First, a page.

" They worked very hard on my case and got me a very, very favorable outcome "
New York has a number of laws aimed at penalizing individuals who damage the property of another individual. One of these laws makes it illegal to deface property with graffiti. It is illegal under New York Penal Law § 145.60 to deface property by etching, covering, painting, drawing upon or otherwise marking on another person’s property without the permission of that person. Not only is it illegal to make graffiti on property that is owned by another individual, it is also illegal to possess the tools you would use to make graffiti. Under New York Penal Law § 145.65 you would face prosecuted for possession of graffiti instruments if you have in your possession any tool or substance that is designed or normally used to make graffiti, and you possess these items under circumstances that demonstrate that you have the intent to use the tool or substance to deface the property of another person with graffiti.
Pablo was walking down the street with a duffel bag in his hand. His clothing and hands had paint stains of various colors all over them. Around this time, the police were investigating a report of an individual making graffiti on a building in the area where they spotted Pablo coming around the corner with his bag. On a strong suspicion that Pablo was the one responsible for the graffiti, the police stopped him and took a look inside the bag he was carrying. What they saw was a number of aerosol cans of paint. The paint in the bag and on his hands and clothes matched the colors of the graffiti that was recently painted on the nearby building. Under these circumstances, Pablo could get charged with the crime of possession of graffiti instruments.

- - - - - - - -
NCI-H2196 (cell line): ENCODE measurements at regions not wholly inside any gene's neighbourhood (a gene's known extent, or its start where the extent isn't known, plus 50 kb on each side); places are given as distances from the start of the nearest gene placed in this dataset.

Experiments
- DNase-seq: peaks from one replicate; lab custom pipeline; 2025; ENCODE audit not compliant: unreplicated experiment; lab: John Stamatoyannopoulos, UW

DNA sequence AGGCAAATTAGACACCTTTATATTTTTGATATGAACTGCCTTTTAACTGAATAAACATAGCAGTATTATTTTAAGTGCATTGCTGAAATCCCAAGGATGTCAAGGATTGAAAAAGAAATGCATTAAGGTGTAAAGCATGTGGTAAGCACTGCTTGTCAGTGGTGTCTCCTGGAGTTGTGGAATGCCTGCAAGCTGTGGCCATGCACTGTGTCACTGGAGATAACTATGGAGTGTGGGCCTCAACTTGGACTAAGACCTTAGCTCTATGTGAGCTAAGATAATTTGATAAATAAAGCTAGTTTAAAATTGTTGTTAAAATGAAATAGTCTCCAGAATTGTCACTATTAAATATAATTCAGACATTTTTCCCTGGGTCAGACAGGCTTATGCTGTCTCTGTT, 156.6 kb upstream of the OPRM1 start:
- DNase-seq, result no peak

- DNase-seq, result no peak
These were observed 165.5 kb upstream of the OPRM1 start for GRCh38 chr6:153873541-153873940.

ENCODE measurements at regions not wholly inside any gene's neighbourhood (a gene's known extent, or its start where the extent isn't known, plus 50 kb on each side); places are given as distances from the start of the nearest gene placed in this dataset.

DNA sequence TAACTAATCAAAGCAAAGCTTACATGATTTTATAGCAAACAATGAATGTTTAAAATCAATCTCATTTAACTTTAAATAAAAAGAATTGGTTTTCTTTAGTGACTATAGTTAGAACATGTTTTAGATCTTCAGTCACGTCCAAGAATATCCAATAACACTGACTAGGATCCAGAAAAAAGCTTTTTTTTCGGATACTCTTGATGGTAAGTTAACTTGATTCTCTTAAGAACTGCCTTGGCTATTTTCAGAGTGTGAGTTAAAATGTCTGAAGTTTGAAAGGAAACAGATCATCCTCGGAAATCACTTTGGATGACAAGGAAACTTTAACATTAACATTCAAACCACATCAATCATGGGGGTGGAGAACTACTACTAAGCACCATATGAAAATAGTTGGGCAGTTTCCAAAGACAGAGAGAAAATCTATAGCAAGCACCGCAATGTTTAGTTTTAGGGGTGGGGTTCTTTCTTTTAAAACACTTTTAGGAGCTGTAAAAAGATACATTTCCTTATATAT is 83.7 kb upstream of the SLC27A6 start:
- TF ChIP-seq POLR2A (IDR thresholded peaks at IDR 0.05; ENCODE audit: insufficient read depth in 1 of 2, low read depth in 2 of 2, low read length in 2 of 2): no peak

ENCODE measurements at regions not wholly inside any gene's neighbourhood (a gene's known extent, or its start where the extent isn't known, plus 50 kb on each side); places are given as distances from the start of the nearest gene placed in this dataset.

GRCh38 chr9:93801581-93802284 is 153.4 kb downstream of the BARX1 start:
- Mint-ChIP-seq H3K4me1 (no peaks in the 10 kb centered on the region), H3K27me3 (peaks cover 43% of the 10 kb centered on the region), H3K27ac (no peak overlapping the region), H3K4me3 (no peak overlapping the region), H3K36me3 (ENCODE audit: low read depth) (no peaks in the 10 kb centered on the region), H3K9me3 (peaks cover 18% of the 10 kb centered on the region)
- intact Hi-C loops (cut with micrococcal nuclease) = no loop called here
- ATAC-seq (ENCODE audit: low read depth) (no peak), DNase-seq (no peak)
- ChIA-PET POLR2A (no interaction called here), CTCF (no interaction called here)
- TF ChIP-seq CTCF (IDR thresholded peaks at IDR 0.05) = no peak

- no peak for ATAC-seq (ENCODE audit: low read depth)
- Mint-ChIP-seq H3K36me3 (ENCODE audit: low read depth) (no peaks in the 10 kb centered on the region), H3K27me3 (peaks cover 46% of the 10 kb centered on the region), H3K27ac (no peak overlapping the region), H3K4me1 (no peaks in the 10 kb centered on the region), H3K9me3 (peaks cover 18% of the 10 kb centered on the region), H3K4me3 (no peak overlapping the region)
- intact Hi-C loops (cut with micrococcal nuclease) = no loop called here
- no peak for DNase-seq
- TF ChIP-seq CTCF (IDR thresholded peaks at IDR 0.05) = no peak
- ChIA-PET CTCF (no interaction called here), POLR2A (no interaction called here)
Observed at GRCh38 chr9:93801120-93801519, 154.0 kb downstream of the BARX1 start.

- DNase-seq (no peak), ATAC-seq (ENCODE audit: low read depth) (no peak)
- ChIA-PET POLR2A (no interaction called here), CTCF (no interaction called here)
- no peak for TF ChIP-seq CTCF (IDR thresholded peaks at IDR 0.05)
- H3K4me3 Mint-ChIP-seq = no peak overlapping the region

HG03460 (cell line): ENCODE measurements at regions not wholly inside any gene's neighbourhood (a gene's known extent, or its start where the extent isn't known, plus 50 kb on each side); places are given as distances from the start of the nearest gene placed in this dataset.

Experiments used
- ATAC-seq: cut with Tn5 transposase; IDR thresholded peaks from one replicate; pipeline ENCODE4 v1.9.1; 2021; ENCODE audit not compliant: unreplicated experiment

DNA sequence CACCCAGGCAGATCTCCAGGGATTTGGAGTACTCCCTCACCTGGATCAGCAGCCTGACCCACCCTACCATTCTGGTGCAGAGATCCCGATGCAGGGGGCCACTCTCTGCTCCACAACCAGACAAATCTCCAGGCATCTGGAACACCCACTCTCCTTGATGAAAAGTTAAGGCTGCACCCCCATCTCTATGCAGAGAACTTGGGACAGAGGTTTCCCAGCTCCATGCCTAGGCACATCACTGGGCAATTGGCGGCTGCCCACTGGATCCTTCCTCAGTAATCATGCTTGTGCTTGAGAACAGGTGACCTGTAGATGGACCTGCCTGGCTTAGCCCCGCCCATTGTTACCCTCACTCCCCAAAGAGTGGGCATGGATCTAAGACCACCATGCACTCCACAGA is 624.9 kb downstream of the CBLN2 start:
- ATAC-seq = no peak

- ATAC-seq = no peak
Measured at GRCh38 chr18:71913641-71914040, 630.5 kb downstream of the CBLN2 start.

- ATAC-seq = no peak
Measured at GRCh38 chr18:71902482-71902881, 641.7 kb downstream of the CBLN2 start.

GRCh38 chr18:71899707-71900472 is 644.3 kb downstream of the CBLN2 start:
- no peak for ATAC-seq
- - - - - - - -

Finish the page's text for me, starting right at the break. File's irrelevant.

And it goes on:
Offenses that are Related
Making Graffiti: New York Penal Law § 145.60
Trespass: New York Penal Law § 140.05
Criminal mischief in the fourth degree: New York Penal Law § 145.00
In order for you to get convicted of the crime of possession of graffiti instruments, it must be demonstrated that you had the intent to use the articles found in your possession to make graffiti. Simply having the items in your possession is not enough, since many items customarily used to make graffiti have other, innocuous applications. If there is no evidence that you had plans to use the instruments for making graffiti on someone’s property without permission, you will not be convicted of this crime.
Due to the fact that possession of graffiti instruments is a Class B misdemeanor, if you are convicted, the maximum possible sentence that you could be looking at is 3 months in jail. In lieu of jail time, the judge will have the option of sentencing you to a 1 year probation term. On top of that, you may be ordered to pay a fine to the court and participate in a community service program that is designed to reduce the amount of graffiti in New York.